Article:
NPAD steps up pressure on Park to cancel nominations

By Korea Herald

Park urges bipartisanship on economy in meeting with floor leaders

  • Published : Jul 10, 2014 - 21:12
  • Updated : Jul 10, 2014 - 21:33
The main opposition New Politics Alliance for Democracy raised pressure on President Park Geun-hye Thursday to cancel her ministerial nominations for education and culture, reiterating that the two were unfit for Cabinet posts given the allegations against them.

“I urged President Park to think twice about the two nominees ― Kim Myung-soo and Chung Sung-keun ― while explaining to her our position in detail,” NPAD floor leader Park Young-sun told reporters after meeting with the president at Cheong Wa Dae.

“The president said that she understands (our position) and will think about (our demand).”

Park made the demand during the president’s first meeting with the floor leaders and policy chiefs of the ruling and opposition parties at the presidential office. The Saenuri Party’s floor leader Lee Wan-koo and its policy chief Joo Ho-young, and the NPAD’s floor leader Park and its policy chief Woo Yoon-keun attended.
President Park Geun-hye guides the floor leaders and policy chiefs of the ruling Saenuri Party and main opposition New Politics Alliance for Democracy to a table for talks at Cheong Wa Dae on Thursday. From left, behind the president, are Saenuri floor leader Lee Wan-koo, NPAD floor leader Park Young-sun, NPAD policy chief Woo Yoon-keun and Saenuri policy chief Joo Ho-young. (Park Hyun-koo/The Korea Herald)

The NPAD has been upping its offensive against Kim and Chung, underscoring the presidential office’s “flawed” system to vet and select nominees for top government posts.

Education Minister nominee Kim has been under intense criticism for burgeoning allegations of plagiarism, illicit applications for research funds and inflation of career credentials during his tenure as a professor at the state-run Korea National University of Education. Kim denies these allegations.

Culture Minister-designate Chung has also come under fire for his 2005 drunk-driving charge and his past remarks on social networking services that were highly critical of the opposition party before the 2012 presidential election. Chung has apologized for his past misdeeds.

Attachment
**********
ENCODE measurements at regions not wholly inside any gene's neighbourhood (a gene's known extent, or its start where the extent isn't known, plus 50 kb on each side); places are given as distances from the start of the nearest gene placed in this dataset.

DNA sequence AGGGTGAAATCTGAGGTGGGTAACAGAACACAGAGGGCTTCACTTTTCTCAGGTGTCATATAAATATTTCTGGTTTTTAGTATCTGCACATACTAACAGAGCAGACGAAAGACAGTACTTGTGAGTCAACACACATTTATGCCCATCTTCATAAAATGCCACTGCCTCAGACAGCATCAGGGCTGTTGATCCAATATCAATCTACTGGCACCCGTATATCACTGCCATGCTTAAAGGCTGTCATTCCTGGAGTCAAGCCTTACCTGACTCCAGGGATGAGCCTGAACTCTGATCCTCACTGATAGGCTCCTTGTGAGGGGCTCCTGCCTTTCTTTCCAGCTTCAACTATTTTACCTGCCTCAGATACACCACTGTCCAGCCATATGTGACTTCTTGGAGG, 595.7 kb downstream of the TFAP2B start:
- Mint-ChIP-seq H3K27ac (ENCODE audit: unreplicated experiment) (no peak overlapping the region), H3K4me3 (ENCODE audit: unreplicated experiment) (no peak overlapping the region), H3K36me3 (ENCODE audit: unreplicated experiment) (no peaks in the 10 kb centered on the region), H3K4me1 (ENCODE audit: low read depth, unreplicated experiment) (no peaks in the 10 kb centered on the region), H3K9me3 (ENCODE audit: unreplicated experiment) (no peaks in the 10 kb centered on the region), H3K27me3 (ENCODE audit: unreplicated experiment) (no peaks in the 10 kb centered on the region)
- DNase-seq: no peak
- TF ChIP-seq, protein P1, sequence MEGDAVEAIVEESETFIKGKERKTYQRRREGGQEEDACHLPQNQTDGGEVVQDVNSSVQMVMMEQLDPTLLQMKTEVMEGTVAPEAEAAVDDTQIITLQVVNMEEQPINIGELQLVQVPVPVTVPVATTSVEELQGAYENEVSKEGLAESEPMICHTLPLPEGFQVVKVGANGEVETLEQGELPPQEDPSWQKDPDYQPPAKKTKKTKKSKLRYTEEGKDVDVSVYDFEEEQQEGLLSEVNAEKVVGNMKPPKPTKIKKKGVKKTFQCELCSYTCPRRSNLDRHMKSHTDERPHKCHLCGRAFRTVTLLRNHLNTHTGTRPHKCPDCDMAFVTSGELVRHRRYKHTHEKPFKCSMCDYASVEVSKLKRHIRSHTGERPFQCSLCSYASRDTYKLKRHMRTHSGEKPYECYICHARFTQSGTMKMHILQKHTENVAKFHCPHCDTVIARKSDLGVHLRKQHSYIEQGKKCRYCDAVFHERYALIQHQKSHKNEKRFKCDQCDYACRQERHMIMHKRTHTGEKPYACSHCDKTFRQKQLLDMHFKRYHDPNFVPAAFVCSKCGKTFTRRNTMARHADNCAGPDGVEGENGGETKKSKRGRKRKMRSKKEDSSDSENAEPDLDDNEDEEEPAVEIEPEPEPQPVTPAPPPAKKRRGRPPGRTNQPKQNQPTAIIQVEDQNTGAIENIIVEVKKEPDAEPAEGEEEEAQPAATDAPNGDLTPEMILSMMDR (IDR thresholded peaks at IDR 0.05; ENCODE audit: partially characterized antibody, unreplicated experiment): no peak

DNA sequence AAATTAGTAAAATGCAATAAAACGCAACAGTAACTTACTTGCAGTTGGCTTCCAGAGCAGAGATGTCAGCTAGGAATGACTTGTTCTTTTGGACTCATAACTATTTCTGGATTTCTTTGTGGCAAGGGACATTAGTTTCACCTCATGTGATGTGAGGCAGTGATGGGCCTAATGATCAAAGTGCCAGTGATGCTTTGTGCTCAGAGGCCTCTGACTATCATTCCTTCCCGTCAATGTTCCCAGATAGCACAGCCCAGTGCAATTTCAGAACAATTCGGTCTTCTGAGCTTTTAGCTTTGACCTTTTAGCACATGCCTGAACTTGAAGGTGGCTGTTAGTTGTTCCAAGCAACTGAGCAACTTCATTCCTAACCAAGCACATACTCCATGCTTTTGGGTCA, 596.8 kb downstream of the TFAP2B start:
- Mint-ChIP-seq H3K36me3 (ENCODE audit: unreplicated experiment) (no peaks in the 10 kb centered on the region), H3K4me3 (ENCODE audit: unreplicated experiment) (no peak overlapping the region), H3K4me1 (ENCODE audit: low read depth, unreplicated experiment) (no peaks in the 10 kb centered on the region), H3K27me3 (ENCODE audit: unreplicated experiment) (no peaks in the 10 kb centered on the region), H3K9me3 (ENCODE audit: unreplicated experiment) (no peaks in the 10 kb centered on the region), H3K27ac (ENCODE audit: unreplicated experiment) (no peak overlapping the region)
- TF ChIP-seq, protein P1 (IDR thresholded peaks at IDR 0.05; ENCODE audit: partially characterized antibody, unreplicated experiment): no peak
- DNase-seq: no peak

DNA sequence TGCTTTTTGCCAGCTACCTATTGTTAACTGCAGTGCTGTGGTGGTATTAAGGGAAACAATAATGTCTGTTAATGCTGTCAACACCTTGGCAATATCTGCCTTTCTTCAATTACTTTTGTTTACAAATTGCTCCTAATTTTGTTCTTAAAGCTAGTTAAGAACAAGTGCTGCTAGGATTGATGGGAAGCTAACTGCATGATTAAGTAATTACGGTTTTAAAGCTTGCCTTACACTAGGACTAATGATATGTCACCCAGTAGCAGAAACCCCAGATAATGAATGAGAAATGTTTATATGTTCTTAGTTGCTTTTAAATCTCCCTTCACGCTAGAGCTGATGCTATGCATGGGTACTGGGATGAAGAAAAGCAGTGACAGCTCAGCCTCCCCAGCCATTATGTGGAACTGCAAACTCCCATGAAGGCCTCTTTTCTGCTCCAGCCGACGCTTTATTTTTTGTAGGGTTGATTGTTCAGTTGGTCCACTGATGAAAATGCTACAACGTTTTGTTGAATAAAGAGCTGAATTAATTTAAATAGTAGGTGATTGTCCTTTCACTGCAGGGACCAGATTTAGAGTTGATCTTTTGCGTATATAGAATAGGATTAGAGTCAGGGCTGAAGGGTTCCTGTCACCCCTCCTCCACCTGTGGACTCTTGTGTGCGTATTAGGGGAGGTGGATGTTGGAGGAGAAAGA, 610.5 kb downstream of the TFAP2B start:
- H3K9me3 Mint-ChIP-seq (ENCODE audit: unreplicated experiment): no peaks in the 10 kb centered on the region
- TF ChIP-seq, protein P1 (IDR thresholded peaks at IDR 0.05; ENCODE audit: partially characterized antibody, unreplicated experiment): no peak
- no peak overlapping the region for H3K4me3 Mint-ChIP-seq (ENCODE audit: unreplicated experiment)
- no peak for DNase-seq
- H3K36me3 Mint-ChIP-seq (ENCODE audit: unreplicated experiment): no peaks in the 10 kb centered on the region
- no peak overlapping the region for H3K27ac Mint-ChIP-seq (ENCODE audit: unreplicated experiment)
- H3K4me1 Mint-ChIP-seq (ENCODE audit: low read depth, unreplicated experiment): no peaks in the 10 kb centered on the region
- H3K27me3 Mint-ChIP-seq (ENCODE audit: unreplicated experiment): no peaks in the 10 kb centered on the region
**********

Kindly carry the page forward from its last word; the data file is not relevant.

During Thursday’s meeting, President Park proposed holding the meeting with the floor leaders of the rival parties at Cheong Wa Dae on a regular basis. She also suggested that the policy chiefs of the two parties join the presidential committee to prepare for national reunification.

Touching on the need to improve inter-Korean relations, which have been strained amid North Korea’s persistent saber-rattling, NPAD floor leader Park proposed lifting the government’s so-called May 24 sanctions against the North to pave the way for inter-Korean dialogue.

The president said, “The government will think about it on the humanitarian grounds and with a view to restoring the homogeneity of Koreans.”

The sanctions that forbid governmental economic exchanges and cooperation were put in place on May 24 after the North torpedoed the South Korean corvette Cheonan, killing 46 sailors in March 2010.

President Park also called for bipartisan parliamentary cooperation to revitalize the economy and enhance people’s livelihoods.

“People will give you a big round of applause if both parties work closely together to create a model of bipartisan cooperation to serve the people,” Park said.

Park stressed joint efforts to emerge from the April 16 ferry disaster, urging the parties to prioritize addressing issues that directly affect people’s day-to-day lives such as stimulating the sluggish real-estate market and enhancing public safety.

“What can we do to rejuvenate the economy? This question has never slipped out of my mind. The economy showed signs of recovering, but in the aftermath of the ferry incident, the recovery has been faltering,” said Park.

“When the economy gets worse, average people are dealt a serious blow. Their stores have less customers and their lives become difficult when our economy loses its impetus.”

By Song Sang-ho (